DeskJet 500C

Inkjet Selection:

Name: DeskJet 500C
Product Number: C2114A
Introduced: 1991
Division: Vancouver
Ad: Click to see
Original Price: $1095
Catalog Reference: 1994, page 34


The DeskJet 500C was HP's first 300 dpi colour printer. It was truly a marvel of chemistry, fluids and mechanics. Its only major drawback was that it produced a "process black" rather than a true black colour. The 500C shipped with only a single, tri-chamber colour cartridge (with cyan, magenta and yellow inks). To make the colour black, it mixed the three primary colours (which actually produced a grayish-greenish colour). But nevermind, other than the process balck, the colour output from the machine compared very well to other colour printers of the time costing ten times as much. The 500C was also fast. And, when users only needed to print black output, they could replace the colour cartridge with the standard black DeskJet cartridge and get near laser-quality output.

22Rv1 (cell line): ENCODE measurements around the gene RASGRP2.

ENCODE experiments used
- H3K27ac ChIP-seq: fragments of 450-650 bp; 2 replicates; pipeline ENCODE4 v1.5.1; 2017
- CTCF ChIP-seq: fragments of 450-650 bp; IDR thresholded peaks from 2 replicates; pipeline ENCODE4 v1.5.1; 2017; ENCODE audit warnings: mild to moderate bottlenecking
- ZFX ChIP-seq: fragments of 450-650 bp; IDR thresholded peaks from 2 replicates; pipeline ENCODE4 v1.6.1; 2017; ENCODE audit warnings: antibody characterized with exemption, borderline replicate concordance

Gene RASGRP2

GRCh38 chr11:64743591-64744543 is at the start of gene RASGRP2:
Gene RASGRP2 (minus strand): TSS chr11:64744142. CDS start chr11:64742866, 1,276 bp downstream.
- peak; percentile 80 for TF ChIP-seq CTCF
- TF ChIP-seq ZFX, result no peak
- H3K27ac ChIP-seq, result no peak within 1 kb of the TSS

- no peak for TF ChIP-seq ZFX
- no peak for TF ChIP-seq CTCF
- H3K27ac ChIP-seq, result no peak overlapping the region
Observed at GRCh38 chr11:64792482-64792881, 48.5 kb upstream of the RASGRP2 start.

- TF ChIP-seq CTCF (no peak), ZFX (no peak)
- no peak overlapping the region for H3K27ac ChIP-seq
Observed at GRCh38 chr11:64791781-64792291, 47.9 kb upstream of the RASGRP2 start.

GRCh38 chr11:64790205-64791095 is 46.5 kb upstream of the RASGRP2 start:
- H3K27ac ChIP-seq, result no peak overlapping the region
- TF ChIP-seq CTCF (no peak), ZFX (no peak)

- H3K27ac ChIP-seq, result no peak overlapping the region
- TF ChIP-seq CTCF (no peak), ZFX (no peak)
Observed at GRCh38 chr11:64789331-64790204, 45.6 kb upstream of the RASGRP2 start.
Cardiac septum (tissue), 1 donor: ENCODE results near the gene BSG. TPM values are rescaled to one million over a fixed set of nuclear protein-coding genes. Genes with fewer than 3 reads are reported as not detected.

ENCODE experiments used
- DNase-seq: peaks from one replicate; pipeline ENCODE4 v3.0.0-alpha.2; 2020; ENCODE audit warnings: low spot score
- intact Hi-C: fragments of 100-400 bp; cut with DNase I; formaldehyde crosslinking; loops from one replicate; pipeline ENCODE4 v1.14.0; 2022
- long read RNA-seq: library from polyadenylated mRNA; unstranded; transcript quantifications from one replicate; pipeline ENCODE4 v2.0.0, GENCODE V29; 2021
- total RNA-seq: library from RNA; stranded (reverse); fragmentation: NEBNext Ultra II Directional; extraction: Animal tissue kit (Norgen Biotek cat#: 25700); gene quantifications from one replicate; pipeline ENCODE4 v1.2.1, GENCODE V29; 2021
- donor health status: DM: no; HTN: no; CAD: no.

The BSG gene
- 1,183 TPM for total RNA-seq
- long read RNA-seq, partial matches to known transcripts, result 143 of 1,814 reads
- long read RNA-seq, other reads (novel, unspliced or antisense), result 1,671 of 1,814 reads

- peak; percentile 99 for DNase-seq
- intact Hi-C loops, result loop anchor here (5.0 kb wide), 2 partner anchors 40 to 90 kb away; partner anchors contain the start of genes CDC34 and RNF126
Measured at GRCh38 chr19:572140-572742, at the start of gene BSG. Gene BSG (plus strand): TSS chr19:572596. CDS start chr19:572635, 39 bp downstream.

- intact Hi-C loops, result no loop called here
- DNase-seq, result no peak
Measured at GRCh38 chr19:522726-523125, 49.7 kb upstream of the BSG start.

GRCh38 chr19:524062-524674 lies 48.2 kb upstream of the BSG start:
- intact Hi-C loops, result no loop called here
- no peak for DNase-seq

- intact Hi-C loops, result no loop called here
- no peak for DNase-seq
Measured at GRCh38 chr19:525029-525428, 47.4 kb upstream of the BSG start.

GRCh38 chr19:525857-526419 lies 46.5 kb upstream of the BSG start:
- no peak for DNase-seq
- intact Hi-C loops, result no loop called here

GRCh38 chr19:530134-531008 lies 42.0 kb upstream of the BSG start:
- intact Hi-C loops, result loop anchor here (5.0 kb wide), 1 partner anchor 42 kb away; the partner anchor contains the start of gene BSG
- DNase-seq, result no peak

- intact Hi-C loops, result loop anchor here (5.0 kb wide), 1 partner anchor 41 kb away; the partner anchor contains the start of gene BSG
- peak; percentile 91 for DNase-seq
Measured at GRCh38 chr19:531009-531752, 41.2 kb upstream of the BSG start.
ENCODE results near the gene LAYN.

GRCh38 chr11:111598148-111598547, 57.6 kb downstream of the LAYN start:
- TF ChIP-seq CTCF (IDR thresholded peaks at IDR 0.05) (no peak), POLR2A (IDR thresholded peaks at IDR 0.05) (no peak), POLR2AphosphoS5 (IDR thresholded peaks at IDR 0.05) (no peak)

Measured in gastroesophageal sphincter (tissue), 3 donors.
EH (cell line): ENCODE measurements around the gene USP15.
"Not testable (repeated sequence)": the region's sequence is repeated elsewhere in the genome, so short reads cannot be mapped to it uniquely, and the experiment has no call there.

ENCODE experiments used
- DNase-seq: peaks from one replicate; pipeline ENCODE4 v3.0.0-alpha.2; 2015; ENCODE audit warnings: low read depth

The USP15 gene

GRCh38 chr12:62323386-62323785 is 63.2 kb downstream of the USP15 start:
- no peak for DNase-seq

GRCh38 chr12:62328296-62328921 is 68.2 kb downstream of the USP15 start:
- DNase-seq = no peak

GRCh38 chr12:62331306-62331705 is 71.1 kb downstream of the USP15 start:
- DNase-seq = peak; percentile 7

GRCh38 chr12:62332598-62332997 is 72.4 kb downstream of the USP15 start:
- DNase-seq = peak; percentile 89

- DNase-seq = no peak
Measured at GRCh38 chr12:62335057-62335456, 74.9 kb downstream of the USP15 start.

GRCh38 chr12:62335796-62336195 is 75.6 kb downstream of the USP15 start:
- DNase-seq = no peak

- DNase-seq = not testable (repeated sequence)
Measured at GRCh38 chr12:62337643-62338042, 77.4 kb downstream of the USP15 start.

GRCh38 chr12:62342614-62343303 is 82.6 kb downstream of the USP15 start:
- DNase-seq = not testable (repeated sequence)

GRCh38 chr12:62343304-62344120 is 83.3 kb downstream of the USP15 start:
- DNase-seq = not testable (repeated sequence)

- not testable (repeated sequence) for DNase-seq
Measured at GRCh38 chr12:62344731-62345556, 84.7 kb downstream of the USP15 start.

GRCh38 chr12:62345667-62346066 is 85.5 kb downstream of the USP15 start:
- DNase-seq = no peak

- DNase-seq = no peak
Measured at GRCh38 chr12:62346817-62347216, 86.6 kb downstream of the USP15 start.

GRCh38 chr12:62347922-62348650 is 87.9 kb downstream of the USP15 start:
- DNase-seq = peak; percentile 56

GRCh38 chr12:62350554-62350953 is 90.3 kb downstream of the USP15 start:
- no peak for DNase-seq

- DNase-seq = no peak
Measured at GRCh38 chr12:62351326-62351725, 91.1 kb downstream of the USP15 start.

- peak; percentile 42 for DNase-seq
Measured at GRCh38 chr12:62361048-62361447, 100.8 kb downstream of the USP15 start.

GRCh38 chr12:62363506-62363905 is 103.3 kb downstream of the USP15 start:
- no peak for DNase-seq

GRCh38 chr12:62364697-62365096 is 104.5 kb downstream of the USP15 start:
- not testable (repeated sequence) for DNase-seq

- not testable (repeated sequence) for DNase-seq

The DeskWriter C (C2113A) was introduced in August of 1991 and priced at $1,095. The DeskWriter C had the same specifications as the DeskJet 500C, but included an AppleTalk interface for connection to Macintosh computers.

Collector's Notes:

The early DeskJet printers are still very reliable as of 2014. These printers have external power supplies, built in to the power cord. The museum has more than two dozen of these power supplies, and they all work fine. In the last ten years, we have seen over fifteen of these printers. All except one was fully functional. The biggest challenge with the old DeskJets is in the print cartridge. If you use the printer every week, you probably won't have any problems. But, if the printer is idle for a month or more, you will likely get clogged print nozzles. Sometimes, this can be fixed by swiping the nozzles with a lint-free isopropyl alcohol cloth. If the print cartridge hasn't been used for many months, you can often get it working again by wrapping it in a flame-proof cloth and heating it in an oven. We don't recommend this process unless you really know what you are doing.


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